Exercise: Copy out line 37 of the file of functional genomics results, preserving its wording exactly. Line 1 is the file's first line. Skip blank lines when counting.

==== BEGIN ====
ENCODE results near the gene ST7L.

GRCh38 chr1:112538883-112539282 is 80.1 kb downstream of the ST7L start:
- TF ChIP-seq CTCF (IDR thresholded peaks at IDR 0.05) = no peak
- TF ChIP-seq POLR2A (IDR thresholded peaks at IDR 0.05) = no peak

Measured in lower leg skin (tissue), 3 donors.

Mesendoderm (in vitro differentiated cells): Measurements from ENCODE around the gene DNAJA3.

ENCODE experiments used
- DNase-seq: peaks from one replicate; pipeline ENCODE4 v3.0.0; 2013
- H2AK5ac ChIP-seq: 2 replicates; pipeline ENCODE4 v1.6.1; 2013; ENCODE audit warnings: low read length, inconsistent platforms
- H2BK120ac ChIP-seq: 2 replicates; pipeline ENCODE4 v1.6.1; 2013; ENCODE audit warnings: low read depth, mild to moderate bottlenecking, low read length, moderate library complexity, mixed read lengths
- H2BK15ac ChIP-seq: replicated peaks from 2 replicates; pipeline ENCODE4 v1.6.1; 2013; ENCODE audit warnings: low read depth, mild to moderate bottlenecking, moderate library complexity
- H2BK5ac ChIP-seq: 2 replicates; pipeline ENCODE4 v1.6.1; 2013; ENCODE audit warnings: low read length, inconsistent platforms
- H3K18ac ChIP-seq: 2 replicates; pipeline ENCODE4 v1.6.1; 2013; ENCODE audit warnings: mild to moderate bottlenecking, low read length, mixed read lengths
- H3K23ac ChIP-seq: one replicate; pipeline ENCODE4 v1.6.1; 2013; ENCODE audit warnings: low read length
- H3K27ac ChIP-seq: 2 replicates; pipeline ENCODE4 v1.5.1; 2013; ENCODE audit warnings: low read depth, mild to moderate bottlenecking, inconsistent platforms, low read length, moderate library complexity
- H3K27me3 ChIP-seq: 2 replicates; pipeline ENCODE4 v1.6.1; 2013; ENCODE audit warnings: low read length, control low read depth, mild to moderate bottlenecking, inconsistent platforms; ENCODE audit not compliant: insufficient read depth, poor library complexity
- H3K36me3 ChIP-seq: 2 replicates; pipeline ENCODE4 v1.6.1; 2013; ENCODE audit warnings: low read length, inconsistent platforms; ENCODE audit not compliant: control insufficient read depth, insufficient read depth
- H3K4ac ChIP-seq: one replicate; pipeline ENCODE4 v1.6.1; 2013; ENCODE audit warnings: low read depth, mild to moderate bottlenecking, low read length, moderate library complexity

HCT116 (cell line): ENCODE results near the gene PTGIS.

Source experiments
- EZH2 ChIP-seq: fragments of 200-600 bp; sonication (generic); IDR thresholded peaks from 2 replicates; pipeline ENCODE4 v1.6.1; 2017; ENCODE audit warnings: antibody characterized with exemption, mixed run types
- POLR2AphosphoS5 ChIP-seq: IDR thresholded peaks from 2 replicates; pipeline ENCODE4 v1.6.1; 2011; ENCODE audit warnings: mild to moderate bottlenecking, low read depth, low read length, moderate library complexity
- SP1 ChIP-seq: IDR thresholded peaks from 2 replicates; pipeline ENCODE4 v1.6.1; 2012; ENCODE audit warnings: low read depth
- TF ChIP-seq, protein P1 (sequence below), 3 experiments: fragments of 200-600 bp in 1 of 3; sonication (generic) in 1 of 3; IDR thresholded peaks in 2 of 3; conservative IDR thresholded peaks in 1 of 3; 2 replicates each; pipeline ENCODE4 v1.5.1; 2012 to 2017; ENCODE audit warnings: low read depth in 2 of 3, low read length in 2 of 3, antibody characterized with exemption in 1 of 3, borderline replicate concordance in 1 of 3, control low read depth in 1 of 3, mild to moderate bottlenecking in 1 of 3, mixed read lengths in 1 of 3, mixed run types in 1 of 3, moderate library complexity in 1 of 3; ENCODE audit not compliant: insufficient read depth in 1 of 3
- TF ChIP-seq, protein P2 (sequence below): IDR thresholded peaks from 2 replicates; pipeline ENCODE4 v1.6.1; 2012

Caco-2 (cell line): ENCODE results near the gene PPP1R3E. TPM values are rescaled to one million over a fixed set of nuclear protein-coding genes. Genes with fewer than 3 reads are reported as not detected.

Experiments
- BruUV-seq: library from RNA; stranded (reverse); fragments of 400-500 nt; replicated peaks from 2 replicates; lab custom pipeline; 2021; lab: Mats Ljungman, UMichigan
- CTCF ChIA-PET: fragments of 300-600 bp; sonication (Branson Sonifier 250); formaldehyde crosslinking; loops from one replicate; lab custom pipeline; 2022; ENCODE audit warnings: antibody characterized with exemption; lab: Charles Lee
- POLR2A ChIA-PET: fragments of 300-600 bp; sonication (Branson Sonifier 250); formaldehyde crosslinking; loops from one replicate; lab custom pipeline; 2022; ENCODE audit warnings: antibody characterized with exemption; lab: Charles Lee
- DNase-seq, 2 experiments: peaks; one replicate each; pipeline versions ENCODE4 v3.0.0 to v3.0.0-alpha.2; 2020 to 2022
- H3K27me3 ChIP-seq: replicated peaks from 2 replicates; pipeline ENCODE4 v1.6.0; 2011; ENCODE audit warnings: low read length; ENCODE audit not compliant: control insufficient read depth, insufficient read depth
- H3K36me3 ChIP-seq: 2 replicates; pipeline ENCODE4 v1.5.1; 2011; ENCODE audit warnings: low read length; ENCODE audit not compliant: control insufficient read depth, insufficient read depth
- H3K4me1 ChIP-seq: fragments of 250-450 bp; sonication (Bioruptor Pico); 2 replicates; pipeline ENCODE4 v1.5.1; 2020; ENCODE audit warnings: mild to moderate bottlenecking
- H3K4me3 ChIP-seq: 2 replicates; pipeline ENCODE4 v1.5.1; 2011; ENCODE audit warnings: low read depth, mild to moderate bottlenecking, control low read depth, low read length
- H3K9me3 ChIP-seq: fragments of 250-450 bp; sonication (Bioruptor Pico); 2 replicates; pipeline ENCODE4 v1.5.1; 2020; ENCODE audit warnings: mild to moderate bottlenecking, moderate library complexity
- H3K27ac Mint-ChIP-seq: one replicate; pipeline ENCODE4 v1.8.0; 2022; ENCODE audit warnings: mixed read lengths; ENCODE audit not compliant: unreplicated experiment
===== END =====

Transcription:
- H3K27ac Mint-ChIP-seq: one replicate; pipeline ENCODE4 v1.8.0; 2022; ENCODE audit warnings: mixed read lengths; ENCODE audit not compliant: unreplicated experiment